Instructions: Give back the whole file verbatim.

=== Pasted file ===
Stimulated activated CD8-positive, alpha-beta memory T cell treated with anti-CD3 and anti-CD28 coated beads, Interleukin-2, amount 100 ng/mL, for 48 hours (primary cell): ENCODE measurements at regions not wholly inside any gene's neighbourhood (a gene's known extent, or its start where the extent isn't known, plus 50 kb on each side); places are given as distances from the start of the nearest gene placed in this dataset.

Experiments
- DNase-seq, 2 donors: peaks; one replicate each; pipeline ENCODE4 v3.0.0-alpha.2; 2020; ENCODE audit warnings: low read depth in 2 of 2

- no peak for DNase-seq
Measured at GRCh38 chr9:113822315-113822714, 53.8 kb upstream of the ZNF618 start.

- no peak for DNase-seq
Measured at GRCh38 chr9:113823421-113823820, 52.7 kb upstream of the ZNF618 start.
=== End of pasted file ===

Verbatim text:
Stimulated activated CD8-positive, alpha-beta memory T cell treated with anti-CD3 and anti-CD28 coated beads, Interleukin-2, amount 100 ng/mL, for 48 hours (primary cell): ENCODE measurements at regions not wholly inside any gene's neighbourhood (a gene's known extent, or its start where the extent isn't known, plus 50 kb on each side); places are given as distances from the start of the nearest gene placed in this dataset.

Experiments
- DNase-seq, 2 donors: peaks; one replicate each; pipeline ENCODE4 v3.0.0-alpha.2; 2020; ENCODE audit warnings: low read depth in 2 of 2

- no peak for DNase-seq
Measured at GRCh38 chr9:113822315-113822714, 53.8 kb upstream of the ZNF618 start.

- no peak for DNase-seq
Measured at GRCh38 chr9:113823421-113823820, 52.7 kb upstream of the ZNF618 start.